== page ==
Informing decisions in times of uncertainty is challenging, for instance policy or clinical decisions related to the management of COVID-19. Expert knowledge or judgement is important in these situations, but eliciting it can be fraught with problems and biases. This workshop will provide an introduction to and hands-on experience with structured expert judgement (SEJ). SEJ encompasses a suite of methods and tools to elicit expert judgement in a reproducible fashion, minimising potential biases that might occur. The workshop will include several exercises to elicit judgements to show how unstructured procedures can fail and how this can be improved on with SEJ. We will close with a discussion of how individual experts’ judgement can be differently weighted based on their estimated expertise, i.e., based on how well they perform in a set of problem-specific test questions.


4. Embracing uncertainty using decision modeling

Time: 9:00-13:00

Speakers: prof. dr. Myriam Hunink & Stijntje Dijk

Workshop description

Decision modelling encompasses a set of quantitative tools used to integrate evidence and values in order to inform clinical and public health decision makers. The tools are specifically developed to make decisions in the face of uncertainty. In this workshop we will introduce you to decision trees, state-transition cohort models, and microsimulation models. We will discuss how heterogeneity can be modelled. Subsequently we will explain how we evaluate the effect of uncertainty in the parameter inputs of these models using sensitivity analysis and probabilistic analysis. Finally, we will introduce you to value of information analysis which is a method that calculates whether further research is necessary and justified given the current evidence and its uncertainty.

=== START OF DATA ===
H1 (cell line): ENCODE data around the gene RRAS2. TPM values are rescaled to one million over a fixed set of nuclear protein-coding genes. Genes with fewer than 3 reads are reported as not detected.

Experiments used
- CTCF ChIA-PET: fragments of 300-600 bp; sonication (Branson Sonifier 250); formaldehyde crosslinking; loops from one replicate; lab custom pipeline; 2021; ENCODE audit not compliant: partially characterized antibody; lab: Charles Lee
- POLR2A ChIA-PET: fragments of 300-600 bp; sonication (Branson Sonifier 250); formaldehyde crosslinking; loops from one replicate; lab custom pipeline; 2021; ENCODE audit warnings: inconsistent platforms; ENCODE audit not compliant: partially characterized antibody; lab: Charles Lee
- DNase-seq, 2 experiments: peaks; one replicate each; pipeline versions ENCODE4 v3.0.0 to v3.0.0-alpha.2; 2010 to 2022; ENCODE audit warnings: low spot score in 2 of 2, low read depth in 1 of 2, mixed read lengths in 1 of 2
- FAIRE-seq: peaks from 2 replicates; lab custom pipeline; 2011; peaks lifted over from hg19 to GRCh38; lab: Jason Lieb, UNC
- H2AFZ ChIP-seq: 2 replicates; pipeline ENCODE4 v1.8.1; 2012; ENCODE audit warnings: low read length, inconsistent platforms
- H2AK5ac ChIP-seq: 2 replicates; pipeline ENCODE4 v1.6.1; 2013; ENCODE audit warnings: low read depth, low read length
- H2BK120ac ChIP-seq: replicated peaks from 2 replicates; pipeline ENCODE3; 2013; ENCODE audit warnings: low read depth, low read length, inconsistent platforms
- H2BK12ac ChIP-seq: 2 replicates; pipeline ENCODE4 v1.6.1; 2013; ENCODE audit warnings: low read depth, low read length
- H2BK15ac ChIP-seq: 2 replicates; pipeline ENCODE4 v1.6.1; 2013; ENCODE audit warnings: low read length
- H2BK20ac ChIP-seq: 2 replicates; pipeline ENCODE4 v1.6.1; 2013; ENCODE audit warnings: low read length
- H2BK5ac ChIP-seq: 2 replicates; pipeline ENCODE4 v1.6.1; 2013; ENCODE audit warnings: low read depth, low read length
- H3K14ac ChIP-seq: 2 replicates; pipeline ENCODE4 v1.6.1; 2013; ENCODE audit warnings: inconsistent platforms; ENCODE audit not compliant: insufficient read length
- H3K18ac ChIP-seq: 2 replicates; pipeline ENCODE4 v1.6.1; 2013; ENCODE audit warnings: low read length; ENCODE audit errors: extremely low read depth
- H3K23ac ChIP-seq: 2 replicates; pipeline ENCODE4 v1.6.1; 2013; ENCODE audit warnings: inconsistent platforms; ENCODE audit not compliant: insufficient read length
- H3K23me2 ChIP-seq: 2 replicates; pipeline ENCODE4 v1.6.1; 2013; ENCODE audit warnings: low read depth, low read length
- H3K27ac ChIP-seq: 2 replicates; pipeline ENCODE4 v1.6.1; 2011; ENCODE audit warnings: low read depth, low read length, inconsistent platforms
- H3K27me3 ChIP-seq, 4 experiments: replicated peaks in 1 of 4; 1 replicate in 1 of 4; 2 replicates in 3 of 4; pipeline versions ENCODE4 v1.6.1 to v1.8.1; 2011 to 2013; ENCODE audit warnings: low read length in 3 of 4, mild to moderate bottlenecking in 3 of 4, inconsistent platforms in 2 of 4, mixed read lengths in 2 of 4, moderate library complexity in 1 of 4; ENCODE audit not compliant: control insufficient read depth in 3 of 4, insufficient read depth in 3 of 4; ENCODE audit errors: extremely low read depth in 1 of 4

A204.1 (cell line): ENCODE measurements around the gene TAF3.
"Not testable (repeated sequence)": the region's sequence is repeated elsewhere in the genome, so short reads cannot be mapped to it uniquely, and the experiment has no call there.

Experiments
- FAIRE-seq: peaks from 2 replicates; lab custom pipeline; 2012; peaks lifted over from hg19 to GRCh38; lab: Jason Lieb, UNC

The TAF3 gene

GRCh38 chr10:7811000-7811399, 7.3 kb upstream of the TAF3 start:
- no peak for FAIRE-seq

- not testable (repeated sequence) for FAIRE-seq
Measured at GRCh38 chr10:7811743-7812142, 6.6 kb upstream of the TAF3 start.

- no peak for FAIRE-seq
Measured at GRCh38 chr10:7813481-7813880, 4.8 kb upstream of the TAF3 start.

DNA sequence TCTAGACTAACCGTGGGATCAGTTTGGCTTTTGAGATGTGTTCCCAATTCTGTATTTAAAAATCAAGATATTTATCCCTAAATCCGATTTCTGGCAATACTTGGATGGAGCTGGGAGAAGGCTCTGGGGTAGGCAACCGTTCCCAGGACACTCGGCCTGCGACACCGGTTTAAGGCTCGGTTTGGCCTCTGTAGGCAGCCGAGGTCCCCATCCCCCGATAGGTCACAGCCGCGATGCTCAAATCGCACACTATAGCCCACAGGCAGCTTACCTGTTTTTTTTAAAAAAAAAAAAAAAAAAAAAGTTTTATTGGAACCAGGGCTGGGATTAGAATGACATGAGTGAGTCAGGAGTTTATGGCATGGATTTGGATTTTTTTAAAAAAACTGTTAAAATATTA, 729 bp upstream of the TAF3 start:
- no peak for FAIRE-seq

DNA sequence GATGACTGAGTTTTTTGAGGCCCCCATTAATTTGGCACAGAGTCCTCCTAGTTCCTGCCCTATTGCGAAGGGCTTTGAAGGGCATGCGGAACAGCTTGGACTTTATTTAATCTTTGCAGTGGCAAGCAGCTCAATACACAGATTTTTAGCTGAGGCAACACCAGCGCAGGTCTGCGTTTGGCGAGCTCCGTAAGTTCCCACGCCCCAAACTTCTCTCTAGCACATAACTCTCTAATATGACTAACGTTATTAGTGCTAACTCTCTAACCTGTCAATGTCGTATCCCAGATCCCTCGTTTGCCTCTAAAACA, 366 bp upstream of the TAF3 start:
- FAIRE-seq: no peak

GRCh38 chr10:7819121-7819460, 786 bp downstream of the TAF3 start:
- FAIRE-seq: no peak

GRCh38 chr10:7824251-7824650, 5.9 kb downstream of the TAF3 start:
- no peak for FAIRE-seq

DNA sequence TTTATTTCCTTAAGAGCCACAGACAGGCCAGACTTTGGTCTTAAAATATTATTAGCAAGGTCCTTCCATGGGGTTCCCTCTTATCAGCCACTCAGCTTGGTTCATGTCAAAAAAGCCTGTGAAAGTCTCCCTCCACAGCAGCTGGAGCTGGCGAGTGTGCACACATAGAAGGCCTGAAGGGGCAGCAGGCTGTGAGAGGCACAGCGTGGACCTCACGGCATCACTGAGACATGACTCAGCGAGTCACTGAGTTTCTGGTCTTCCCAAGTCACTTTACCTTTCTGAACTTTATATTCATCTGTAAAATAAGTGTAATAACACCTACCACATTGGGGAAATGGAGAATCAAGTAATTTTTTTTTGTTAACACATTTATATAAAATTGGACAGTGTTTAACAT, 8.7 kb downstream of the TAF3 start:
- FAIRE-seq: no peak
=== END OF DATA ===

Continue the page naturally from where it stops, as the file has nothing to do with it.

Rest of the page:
5. Making sense out of incomplete data

Time: 14.15-17.15

Speakers: Dr. Sonia Boender & Dr. Alma Tostmann, on behalf of the Special Interest Group ‘Applied Infectious Disease Epidemiology’

Workshop description

When responding to an infectious disease outbreak or other crisis situation, your data will be messy, answers are needed – FAST – and society will have already started to draw its own conclusions… How can epidemiologists draw reliable conclusions and communicate clear recommendations based on science at times of uncertainty?

In this preconference workshop, the Special Interest Group “Applied Infectious Disease Epidemiology” embraces uncertainty that comes with the profession of so-called “field epidemiology”. Experts working in surveillance, humanitarian assistance, hospital epidemiology and risk communication will share their experience and tricks of the trait when applying field epidemiology in a dynamic setting. We conclude with a hands-on case study of a real-life infectious disease outbreak.


Online pre-conference workshop – details:

1. Big data, AI and Machine learning for epidemiologists: how to teach!

Time: 9.30-12.00

Speakers: dr. ir. Peter van Ooijen; Prof. dr. Carl Moons; dr Lilian Peters

Workshop description

Big data, AI and machine learning has become a hot topic in many areas of education and research. They can be used to address novel questions in epidemiology. There is a current trend to integrate them in the curricula as skills needed to prepare students and researchers for the future. With this workshop we want to address questions such as: “How can we integrate AI/BIG data in epidemiology education? What should an epidemiologist learn and be able to do in this are?  What level of skills must be attained? During this workshop we will listen to expert’s presentations and discuss how these questions can be answered.